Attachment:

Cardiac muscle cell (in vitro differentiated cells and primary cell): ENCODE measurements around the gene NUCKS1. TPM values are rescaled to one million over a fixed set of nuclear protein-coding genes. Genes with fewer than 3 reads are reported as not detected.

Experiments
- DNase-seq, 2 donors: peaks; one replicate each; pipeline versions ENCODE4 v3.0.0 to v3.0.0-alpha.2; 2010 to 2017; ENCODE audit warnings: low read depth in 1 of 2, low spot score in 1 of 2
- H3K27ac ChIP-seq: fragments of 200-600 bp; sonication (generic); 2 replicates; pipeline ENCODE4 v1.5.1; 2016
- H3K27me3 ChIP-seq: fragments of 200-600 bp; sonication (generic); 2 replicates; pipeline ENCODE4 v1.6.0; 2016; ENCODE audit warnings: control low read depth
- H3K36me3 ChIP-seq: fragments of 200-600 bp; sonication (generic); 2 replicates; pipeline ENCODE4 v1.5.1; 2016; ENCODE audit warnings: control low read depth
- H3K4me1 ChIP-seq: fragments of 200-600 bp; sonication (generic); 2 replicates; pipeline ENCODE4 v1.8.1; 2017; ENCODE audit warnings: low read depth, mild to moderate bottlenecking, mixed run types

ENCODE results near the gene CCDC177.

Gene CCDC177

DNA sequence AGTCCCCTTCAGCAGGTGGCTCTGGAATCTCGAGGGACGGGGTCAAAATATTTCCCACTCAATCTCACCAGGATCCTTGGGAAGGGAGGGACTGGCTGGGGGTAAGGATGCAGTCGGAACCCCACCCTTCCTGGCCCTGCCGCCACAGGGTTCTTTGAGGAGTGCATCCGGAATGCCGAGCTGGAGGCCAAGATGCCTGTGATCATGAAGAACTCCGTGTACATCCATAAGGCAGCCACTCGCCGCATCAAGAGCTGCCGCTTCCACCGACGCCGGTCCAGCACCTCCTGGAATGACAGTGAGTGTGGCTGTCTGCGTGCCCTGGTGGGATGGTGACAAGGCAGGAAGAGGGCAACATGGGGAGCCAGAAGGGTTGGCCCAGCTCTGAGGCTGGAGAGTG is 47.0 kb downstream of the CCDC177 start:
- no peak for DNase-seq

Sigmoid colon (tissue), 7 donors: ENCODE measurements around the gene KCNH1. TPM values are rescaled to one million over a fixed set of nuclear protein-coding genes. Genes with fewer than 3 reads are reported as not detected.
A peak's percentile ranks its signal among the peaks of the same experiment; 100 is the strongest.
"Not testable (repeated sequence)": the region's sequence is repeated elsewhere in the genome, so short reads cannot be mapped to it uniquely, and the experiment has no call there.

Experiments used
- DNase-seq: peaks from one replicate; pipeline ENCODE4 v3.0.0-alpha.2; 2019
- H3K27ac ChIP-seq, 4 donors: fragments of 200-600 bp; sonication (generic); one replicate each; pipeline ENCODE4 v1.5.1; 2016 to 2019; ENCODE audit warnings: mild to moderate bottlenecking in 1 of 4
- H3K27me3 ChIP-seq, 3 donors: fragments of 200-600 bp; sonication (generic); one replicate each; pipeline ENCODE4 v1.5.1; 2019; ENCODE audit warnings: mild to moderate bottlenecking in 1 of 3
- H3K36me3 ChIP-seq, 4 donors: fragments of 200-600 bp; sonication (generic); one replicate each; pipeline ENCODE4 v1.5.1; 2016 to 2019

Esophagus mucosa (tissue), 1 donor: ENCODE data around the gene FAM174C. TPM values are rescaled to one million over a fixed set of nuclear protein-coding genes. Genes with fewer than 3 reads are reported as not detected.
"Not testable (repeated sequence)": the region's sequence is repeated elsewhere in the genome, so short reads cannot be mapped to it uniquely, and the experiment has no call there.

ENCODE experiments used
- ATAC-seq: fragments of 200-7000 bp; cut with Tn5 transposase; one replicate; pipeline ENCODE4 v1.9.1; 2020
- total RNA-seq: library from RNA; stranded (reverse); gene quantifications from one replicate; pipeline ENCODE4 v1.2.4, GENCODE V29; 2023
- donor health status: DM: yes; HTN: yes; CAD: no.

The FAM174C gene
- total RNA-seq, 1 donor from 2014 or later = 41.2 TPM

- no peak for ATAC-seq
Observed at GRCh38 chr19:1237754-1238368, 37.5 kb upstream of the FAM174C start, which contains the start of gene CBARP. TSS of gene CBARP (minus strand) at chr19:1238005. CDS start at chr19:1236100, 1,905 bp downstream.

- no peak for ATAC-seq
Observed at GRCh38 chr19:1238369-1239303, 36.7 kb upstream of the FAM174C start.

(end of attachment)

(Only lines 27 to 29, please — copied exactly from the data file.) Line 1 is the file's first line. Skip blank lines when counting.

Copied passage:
- total RNA-seq, 1 donor from 2014 or later = 41.2 TPM

- no peak for ATAC-seq
Observed at GRCh38 chr19:1237754-1238368, 37.5 kb upstream of the FAM174C start, which contains the start of gene CBARP. TSS of gene CBARP (minus strand) at chr19:1238005. CDS start at chr19:1236100, 1,905 bp downstream.